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The academy’s choice in this category will not have come as a great surprise to anyone who knows anything about the struggle to bring off-site manufacturing in from the cold. Yorkon has been involved in that battle for 24 years during which time it has done more than any other firm to grow the productive capacity of the off-site industry. In the course of doing this, it has transformed itself into one of Britain’s leading experts on designing, costing, project managing and financing modular construction.
As a result, Yorkon has been associated with many of the groundbreaking developments in British construction over the past five years. The Peabody Trust’s celebrated social housing schemes at Raines Dairy and Murray Grove both relied on Yorkon’s expertise, and this baton is being taken up by Urban Splash. Then there is the increasing penetration of off-site manufacturing into the public sector, where Yorkon is helping to deliver projects such as Bradford Teaching Hospital, which was described by the client as “splendid”. But virtue is not just it’s own reward; money is as well. And in Yorkon’s case that means a rapid turnover growth, from £19m in 2002/3 to £26m in 2003/4.
Although Fusion Building Systems lost out to the market leader on this occasion, it has been tipped by none other than professor David Gann of Imperial College as the company most likely to bring prefabrication into the mainstream. The firm is the brainchild of John Fleming, a multimillionaire Irish entrepreneur who is regarded by those who know him as one of the shrewdest brains in construction. He is planning to become the UK’s biggest provider of prefabricated housing, and Fusion, a light-steel frame system, is his chosen vehicle. Sales have gone up 20 times in the past year, so he may have a point. See you here next year?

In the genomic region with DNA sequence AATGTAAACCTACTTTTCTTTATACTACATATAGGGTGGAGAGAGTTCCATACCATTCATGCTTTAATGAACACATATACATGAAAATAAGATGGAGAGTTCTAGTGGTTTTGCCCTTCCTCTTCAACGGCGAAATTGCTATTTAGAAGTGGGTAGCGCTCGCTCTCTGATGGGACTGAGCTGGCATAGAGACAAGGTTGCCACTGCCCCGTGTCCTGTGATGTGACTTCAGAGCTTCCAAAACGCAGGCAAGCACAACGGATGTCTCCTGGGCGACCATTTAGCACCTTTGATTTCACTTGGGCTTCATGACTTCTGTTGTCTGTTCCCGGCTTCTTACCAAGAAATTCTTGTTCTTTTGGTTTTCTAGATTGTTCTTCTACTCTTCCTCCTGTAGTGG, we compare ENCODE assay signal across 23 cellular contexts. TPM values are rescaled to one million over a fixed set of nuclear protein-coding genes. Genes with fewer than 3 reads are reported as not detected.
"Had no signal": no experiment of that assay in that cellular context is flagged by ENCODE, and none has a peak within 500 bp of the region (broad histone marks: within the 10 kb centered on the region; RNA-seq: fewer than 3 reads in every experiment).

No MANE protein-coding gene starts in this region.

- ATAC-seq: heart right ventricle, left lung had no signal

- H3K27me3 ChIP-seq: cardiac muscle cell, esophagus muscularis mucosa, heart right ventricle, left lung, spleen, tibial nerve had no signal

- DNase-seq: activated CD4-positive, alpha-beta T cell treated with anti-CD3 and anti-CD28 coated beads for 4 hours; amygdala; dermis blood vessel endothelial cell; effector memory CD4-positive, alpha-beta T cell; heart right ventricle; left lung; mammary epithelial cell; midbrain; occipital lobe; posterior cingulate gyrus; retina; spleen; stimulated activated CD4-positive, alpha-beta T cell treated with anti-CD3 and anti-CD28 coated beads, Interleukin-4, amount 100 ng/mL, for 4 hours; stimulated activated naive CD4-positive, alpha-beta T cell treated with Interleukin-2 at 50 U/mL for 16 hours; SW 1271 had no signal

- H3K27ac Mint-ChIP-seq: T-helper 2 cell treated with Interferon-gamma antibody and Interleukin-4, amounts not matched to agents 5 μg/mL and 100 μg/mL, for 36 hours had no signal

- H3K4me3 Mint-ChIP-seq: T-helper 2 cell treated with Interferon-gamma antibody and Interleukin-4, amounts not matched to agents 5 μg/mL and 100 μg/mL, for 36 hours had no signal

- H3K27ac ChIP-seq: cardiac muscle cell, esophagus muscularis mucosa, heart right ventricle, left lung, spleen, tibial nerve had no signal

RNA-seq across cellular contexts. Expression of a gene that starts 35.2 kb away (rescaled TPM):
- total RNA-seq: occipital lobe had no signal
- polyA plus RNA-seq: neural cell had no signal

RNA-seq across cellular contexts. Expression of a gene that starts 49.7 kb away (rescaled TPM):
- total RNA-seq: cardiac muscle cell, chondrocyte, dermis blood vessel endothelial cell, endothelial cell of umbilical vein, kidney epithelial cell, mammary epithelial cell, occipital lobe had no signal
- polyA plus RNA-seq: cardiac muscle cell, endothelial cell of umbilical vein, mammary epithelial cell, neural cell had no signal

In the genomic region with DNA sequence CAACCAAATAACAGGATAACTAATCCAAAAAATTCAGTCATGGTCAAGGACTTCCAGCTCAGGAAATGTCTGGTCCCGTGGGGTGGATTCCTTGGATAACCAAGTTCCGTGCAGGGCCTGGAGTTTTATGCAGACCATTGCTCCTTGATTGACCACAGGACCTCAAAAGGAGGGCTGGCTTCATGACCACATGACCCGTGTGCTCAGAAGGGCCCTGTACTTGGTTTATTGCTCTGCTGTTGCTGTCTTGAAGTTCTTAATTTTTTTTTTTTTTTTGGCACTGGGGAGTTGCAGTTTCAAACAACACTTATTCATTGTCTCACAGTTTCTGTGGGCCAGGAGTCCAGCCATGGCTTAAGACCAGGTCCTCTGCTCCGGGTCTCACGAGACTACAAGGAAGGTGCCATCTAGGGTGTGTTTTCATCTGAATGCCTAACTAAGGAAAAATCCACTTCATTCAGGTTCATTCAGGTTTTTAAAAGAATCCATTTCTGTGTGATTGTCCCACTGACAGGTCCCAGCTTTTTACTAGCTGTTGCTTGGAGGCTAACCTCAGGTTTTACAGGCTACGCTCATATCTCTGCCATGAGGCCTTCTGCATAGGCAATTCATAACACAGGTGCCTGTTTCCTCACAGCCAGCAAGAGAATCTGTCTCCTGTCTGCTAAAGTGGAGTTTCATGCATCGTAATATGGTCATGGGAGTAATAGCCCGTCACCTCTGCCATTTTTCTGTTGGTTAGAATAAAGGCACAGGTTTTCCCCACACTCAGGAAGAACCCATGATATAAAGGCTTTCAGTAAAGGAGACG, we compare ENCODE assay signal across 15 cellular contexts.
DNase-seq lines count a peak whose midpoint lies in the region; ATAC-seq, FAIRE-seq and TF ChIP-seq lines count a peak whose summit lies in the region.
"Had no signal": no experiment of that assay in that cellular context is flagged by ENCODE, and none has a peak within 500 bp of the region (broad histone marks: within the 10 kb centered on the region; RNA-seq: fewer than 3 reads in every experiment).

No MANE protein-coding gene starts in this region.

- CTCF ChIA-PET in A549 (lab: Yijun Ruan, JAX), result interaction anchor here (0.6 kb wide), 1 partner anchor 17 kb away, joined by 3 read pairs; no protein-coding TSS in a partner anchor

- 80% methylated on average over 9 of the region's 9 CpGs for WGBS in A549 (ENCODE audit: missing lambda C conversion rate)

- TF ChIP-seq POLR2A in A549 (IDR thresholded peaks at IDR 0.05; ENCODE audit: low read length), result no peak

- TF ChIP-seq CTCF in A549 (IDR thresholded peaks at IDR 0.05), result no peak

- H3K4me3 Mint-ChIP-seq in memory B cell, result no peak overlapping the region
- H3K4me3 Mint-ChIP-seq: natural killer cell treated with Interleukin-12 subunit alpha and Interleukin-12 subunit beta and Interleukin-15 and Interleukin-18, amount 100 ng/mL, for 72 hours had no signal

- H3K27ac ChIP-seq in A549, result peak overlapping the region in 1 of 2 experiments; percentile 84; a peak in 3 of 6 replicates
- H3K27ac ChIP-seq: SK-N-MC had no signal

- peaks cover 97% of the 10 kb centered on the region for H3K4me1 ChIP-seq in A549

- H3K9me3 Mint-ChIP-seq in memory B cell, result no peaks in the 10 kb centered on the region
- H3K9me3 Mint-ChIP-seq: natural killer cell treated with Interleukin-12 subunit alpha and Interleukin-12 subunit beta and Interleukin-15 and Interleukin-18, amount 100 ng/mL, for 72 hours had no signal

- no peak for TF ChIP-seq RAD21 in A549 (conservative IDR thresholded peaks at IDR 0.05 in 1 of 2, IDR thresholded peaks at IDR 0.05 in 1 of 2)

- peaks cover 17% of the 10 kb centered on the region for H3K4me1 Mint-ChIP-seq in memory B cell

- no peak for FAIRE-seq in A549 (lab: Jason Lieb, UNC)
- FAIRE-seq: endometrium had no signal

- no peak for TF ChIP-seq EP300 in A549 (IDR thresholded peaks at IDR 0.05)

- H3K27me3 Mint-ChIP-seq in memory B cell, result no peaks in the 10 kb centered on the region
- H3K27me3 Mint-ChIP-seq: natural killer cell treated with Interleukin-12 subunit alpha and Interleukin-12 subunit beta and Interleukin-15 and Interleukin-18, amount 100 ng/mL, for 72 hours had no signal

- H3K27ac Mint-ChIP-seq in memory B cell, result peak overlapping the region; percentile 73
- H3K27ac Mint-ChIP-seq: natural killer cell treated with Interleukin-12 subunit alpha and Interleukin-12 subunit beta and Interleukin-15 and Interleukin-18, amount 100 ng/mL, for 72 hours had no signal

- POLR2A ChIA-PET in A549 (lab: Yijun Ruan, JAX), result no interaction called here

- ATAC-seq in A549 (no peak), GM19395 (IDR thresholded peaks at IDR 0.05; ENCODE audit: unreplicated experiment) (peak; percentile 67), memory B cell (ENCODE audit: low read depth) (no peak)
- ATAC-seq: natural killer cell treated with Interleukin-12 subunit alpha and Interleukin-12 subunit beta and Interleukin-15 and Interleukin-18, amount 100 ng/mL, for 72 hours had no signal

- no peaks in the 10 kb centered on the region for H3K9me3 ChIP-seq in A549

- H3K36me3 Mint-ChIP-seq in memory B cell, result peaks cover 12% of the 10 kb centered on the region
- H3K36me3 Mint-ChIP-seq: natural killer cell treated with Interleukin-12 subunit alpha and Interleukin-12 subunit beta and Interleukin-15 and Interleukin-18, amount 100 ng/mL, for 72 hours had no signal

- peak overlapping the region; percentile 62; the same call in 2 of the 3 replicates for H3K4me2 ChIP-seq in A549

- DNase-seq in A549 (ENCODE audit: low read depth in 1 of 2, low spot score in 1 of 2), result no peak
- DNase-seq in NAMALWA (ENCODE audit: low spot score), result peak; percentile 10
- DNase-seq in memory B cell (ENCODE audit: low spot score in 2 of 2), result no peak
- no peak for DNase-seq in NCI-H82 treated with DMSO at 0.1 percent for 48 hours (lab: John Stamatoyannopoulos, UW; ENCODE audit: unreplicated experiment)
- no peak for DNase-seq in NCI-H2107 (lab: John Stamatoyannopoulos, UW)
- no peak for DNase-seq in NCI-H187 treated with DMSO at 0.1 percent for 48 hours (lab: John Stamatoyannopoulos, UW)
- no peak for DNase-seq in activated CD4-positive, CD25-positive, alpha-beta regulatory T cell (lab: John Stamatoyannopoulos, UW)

This firm is working at the leading edge of one of the fastest growing areas of prefabrication: building services. This area has experienced much more rapid growth than larger scale manufacturing. What probably caught the attention of our academy was the commitment of the firm to developing well-financed and efficient factory facilities, the thoroughness with which it tests its products to make sure they perform on site and the way it has handled its work on Heathrow Terminal 5, the test bed for future construction techniques.
This Aberdeenshire firm specialises in the highly serviced areas of the house where tradesmen are most trusted to cock it up, and where, therefore, prefabrication adds the most value: the bathroom and the kitchen. The quality of the product is suggested by the list of prestige clients who avail themselves of its services, from Berkeley Homes to Tesco – for whom Farquhar branched out into modular buildings. The firm has ambitious plans for the future, too, and has recently opened a factory in the Czech Republic from where it will attempt to enter the mainland European market.
Skanska Rashleigh weatherfoil
Or more precisely, its Bedford Fabrications Division, which was instrumental in sweeping the critical path for the mighty Swiss Re tower in the City of London. It did this by prefabricating more than 100 riser modules in its Slough factory. These weren’t just any old modules: they were made to measure using the the most advanced computer-aided technology.
To back up its cutting-edge engineering, Skanska Rashleigh Weatherfoil has achieved ISO 9002 and ISO 14001 safety certification.
Specialist Contractor Awards 2004
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Off-site manufacturing specialist of the year